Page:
Tuesday, March 26, 2013

Knock That OFF, Internets

Some of you may be aware of the propensity of victim-blaming in our culture particularly in such matters as rape and other sexual assault UNDERFUCKINGSTATEMENT, particularly when the victim is female. The rhetoric from politicians about what is or isn't legitimate I mean come on WTF? rape that rose to a crescendo during the recent election cycle continues in bills being considered that severely limit access to not just abortion and birth control including the morning-after pill, but also to basic sex education in our schools.

In the wake of two recent high profile events: the media coverage of the Steubenville verdict bemoaning the lost opportunities of the perpetrators just determined guilty, and the recent #donglegate nightmare involving Adria Richards wherein at a tech conference she challenged and publicized the ubiquity of double entendres* in the tech world resulting in an absolute shitstorm of hate directed at her and the loss of her job, have given those of us paying attention to such things a(nother) wake-up call.

The wake-up call is this: we do not live in a world that is safe for women. And it's not just in India or Afghanistan where women are not safe. It is right here in the U.S. in Silicon Valley, Steubenville, Ohio, and seems like pretty much everywhere else. For me it hits particularly hard to see the ugly confluence of misogyny, patriarchy, slut-shaming, gender bias, sexual harassment, and sheer bigotry emerging from a community near and dear to me, that is, the tech world.

I spent a decade in Silicon Valley having some of the best professional experiences of my life, working with engineers, programmers, graphic designers, writers, UI developers, hacktivists, math geniuses, artists, AI developers, etc. Currently my tech posse consists of the random online communities where I actively participate, most of which are also comprised of engineers, programmers, graphic designers, writers, UI developers, hacktivists, math geniuses, artists, AI developers, etc. (although not usually the same ones).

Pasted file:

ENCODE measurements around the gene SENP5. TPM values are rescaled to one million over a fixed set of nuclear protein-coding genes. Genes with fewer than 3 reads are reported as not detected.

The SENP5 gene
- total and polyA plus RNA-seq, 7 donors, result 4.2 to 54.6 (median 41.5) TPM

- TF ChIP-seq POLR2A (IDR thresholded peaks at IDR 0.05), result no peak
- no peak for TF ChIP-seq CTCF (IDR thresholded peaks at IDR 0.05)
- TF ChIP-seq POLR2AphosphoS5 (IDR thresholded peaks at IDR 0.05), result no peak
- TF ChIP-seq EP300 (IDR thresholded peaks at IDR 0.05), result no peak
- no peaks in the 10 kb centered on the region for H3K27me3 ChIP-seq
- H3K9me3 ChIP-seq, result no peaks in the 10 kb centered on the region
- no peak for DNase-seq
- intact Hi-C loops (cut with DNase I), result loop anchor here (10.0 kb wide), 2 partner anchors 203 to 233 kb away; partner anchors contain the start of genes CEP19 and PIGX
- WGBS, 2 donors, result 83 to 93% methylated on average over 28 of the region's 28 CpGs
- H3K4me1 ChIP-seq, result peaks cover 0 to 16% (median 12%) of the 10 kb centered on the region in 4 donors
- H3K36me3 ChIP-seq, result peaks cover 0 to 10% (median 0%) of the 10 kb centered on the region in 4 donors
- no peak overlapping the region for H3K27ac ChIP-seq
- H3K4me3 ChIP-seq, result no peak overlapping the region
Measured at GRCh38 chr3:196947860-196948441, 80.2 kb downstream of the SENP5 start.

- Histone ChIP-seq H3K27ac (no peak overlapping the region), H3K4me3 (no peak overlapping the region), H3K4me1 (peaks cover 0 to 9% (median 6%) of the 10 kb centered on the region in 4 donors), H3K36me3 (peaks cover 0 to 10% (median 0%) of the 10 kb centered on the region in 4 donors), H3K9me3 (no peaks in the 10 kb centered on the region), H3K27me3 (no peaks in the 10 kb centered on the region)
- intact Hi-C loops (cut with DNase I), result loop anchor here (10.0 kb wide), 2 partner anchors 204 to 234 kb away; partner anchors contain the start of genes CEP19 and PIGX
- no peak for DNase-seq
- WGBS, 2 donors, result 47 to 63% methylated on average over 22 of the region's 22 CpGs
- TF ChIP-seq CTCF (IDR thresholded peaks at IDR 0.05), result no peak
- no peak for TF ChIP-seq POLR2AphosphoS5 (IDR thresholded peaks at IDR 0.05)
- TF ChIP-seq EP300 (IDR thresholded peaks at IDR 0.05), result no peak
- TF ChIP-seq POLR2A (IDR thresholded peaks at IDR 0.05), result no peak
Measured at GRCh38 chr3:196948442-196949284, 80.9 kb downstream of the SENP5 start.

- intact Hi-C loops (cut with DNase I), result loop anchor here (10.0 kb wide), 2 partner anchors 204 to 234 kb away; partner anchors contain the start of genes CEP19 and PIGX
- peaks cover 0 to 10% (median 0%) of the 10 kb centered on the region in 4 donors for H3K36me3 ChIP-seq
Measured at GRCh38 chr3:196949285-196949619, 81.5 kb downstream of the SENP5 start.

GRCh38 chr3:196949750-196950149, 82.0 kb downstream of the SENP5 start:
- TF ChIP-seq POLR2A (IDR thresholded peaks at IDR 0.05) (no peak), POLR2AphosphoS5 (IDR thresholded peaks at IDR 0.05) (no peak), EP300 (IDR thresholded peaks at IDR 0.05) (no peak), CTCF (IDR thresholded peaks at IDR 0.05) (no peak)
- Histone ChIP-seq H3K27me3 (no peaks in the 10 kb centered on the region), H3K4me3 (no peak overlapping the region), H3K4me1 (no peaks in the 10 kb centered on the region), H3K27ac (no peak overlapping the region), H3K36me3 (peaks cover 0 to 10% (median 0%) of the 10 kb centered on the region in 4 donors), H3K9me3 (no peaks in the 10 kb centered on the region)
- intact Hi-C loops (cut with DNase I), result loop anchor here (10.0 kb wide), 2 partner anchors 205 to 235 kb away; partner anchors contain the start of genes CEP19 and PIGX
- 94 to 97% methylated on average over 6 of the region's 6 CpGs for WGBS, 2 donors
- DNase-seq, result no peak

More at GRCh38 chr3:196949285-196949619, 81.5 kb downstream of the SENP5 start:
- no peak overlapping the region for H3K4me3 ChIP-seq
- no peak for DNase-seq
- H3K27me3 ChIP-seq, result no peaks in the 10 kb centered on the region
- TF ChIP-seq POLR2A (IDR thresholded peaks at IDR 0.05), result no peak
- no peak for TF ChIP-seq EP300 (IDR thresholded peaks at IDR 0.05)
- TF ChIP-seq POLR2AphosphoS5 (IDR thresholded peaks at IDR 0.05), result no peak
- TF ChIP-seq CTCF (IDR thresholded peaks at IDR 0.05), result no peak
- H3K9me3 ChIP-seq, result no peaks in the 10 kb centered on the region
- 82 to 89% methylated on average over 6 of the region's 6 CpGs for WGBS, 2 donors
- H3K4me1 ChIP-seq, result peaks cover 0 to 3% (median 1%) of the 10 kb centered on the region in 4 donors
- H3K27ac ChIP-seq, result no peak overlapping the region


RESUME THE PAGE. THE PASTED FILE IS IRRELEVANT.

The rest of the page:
For better or worse, most of my waking hours are on the Intertubes either working or trolling for information of general interest; the opportunities to encounter sexist, heterosexist, racist, classist, and/or whateverthefuckist are myriad, and have been as long as I've been on the Intertubes, that is, going on 20 years now (yes, I'm an Old). But these last two incidents have just chapped my hide far beyond the usual and I have been wrestling with how to deal with it, how to salvage this as a teaching/learning moment for myself and the women and men in my life rather than just a rage moment for me.

Then I stumbled on this Twitter feed and after laughing/crying til my stomach hurt, I think it's time to share: #SafetyTipsforLadies is a Twitter feed started by hilaroar at tumblr.com/ where humor is used to blaze a path forward from this very dark age we are (apparently) still in and is well worth the read (and a forward to a friend) if you are so inclined. It satirizes classic "anti-rape" advice so beautifully and well with such darkly bitter humor; it is very hard to avoid the crazy. Here are some examples (I particularly like the last one):
* #donglegate is a perfect example of why double entendre is a problem in the workplace.  "A double entendre is a figure of speech in which a spoken phrase is devised to be understood in either of two ways. Typically one of the interpretations is rather obvious whereas the other is more subtle. The more subtle of the interpretations may have a humorous, ironic, or risqué purpose. It may also convey a message that would be socially awkward, or even offensive, to state directly. (The Oxford English Dictionary describes a double entendre as being used to "convey an indelicate meaning".)" - From Wikipedia

** See Daily Dot for plenty of excellent coverage.